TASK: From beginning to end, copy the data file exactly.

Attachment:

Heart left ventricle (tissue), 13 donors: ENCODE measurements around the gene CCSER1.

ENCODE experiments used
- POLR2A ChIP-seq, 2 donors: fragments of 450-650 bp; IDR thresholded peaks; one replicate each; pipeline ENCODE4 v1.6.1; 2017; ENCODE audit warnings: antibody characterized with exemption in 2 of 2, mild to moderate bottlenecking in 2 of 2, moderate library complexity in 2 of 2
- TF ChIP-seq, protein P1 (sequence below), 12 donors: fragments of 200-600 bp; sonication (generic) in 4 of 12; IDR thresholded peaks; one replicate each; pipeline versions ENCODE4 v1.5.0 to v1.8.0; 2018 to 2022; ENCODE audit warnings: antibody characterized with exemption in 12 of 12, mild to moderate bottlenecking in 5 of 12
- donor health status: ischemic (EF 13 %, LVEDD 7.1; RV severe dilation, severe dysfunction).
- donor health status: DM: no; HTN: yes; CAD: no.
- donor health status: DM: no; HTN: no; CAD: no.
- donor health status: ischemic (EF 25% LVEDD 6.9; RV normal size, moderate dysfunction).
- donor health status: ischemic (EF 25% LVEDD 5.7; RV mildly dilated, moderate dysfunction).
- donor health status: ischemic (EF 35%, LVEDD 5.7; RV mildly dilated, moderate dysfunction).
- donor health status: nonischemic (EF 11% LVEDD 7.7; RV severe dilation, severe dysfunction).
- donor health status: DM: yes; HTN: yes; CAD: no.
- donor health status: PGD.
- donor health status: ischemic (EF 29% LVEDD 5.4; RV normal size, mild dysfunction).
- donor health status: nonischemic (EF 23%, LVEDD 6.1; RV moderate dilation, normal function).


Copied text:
Heart left ventricle (tissue), 13 donors: ENCODE measurements around the gene CCSER1.

ENCODE experiments used
- POLR2A ChIP-seq, 2 donors: fragments of 450-650 bp; IDR thresholded peaks; one replicate each; pipeline ENCODE4 v1.6.1; 2017; ENCODE audit warnings: antibody characterized with exemption in 2 of 2, mild to moderate bottlenecking in 2 of 2, moderate library complexity in 2 of 2
- TF ChIP-seq, protein P1 (sequence below), 12 donors: fragments of 200-600 bp; sonication (generic) in 4 of 12; IDR thresholded peaks; one replicate each; pipeline versions ENCODE4 v1.5.0 to v1.8.0; 2018 to 2022; ENCODE audit warnings: antibody characterized with exemption in 12 of 12, mild to moderate bottlenecking in 5 of 12
- donor health status: ischemic (EF 13 %, LVEDD 7.1; RV severe dilation, severe dysfunction).
- donor health status: DM: no; HTN: yes; CAD: no.
- donor health status: DM: no; HTN: no; CAD: no.
- donor health status: ischemic (EF 25% LVEDD 6.9; RV normal size, moderate dysfunction).
- donor health status: ischemic (EF 25% LVEDD 5.7; RV mildly dilated, moderate dysfunction).
- donor health status: ischemic (EF 35%, LVEDD 5.7; RV mildly dilated, moderate dysfunction).
- donor health status: nonischemic (EF 11% LVEDD 7.7; RV severe dilation, severe dysfunction).
- donor health status: DM: yes; HTN: yes; CAD: no.
- donor health status: PGD.
- donor health status: ischemic (EF 29% LVEDD 5.4; RV normal size, mild dysfunction).
- donor health status: nonischemic (EF 23%, LVEDD 6.1; RV moderate dilation, normal function).